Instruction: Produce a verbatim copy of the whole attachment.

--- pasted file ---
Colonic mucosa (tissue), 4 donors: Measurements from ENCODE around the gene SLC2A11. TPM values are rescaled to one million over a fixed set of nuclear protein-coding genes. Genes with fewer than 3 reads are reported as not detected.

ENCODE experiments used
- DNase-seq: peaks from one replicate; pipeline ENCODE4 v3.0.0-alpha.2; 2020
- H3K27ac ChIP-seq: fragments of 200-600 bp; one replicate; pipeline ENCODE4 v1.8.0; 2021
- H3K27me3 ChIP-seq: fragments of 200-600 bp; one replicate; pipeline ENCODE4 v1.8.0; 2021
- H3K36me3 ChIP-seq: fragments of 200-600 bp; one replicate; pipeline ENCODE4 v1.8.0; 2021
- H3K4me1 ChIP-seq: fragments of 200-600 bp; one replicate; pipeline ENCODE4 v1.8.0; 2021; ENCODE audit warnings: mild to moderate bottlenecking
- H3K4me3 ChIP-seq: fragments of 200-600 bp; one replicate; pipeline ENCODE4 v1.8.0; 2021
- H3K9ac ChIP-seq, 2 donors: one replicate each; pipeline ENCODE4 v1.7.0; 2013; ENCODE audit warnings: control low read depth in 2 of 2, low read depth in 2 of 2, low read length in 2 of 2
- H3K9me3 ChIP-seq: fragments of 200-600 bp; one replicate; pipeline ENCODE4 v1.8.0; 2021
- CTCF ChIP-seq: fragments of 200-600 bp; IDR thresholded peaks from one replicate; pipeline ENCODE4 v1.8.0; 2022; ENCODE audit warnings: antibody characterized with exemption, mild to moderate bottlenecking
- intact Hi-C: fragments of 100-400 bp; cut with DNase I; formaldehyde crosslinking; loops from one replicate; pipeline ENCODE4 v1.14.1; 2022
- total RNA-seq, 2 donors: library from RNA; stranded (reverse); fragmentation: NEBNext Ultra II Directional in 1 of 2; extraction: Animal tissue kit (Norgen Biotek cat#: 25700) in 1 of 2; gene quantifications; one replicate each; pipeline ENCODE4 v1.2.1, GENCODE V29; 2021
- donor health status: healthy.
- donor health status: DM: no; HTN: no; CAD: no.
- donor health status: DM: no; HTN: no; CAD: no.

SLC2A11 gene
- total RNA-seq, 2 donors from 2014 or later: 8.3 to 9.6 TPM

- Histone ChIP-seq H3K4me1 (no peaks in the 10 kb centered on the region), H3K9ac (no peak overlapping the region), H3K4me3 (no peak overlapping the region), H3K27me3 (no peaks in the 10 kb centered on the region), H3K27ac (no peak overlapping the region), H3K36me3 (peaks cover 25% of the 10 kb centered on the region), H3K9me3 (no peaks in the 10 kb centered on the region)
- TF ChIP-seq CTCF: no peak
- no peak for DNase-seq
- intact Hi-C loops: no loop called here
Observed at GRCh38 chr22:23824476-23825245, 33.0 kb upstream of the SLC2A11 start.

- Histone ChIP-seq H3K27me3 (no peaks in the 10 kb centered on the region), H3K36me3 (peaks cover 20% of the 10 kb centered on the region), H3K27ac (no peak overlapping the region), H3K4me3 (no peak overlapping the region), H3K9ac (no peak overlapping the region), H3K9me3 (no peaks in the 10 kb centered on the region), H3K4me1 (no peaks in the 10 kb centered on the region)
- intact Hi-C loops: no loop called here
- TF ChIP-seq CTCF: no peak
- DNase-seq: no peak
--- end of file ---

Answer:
Colonic mucosa (tissue), 4 donors: Measurements from ENCODE around the gene SLC2A11. TPM values are rescaled to one million over a fixed set of nuclear protein-coding genes. Genes with fewer than 3 reads are reported as not detected.

ENCODE experiments used
- DNase-seq: peaks from one replicate; pipeline ENCODE4 v3.0.0-alpha.2; 2020
- H3K27ac ChIP-seq: fragments of 200-600 bp; one replicate; pipeline ENCODE4 v1.8.0; 2021
- H3K27me3 ChIP-seq: fragments of 200-600 bp; one replicate; pipeline ENCODE4 v1.8.0; 2021
- H3K36me3 ChIP-seq: fragments of 200-600 bp; one replicate; pipeline ENCODE4 v1.8.0; 2021
- H3K4me1 ChIP-seq: fragments of 200-600 bp; one replicate; pipeline ENCODE4 v1.8.0; 2021; ENCODE audit warnings: mild to moderate bottlenecking
- H3K4me3 ChIP-seq: fragments of 200-600 bp; one replicate; pipeline ENCODE4 v1.8.0; 2021
- H3K9ac ChIP-seq, 2 donors: one replicate each; pipeline ENCODE4 v1.7.0; 2013; ENCODE audit warnings: control low read depth in 2 of 2, low read depth in 2 of 2, low read length in 2 of 2
- H3K9me3 ChIP-seq: fragments of 200-600 bp; one replicate; pipeline ENCODE4 v1.8.0; 2021
- CTCF ChIP-seq: fragments of 200-600 bp; IDR thresholded peaks from one replicate; pipeline ENCODE4 v1.8.0; 2022; ENCODE audit warnings: antibody characterized with exemption, mild to moderate bottlenecking
- intact Hi-C: fragments of 100-400 bp; cut with DNase I; formaldehyde crosslinking; loops from one replicate; pipeline ENCODE4 v1.14.1; 2022
- total RNA-seq, 2 donors: library from RNA; stranded (reverse); fragmentation: NEBNext Ultra II Directional in 1 of 2; extraction: Animal tissue kit (Norgen Biotek cat#: 25700) in 1 of 2; gene quantifications; one replicate each; pipeline ENCODE4 v1.2.1, GENCODE V29; 2021
- donor health status: healthy.
- donor health status: DM: no; HTN: no; CAD: no.
- donor health status: DM: no; HTN: no; CAD: no.

SLC2A11 gene
- total RNA-seq, 2 donors from 2014 or later: 8.3 to 9.6 TPM

- Histone ChIP-seq H3K4me1 (no peaks in the 10 kb centered on the region), H3K9ac (no peak overlapping the region), H3K4me3 (no peak overlapping the region), H3K27me3 (no peaks in the 10 kb centered on the region), H3K27ac (no peak overlapping the region), H3K36me3 (peaks cover 25% of the 10 kb centered on the region), H3K9me3 (no peaks in the 10 kb centered on the region)
- TF ChIP-seq CTCF: no peak
- no peak for DNase-seq
- intact Hi-C loops: no loop called here
Observed at GRCh38 chr22:23824476-23825245, 33.0 kb upstream of the SLC2A11 start.

- Histone ChIP-seq H3K27me3 (no peaks in the 10 kb centered on the region), H3K36me3 (peaks cover 20% of the 10 kb centered on the region), H3K27ac (no peak overlapping the region), H3K4me3 (no peak overlapping the region), H3K9ac (no peak overlapping the region), H3K9me3 (no peaks in the 10 kb centered on the region), H3K4me1 (no peaks in the 10 kb centered on the region)
- intact Hi-C loops: no loop called here
- TF ChIP-seq CTCF: no peak
- DNase-seq: no peak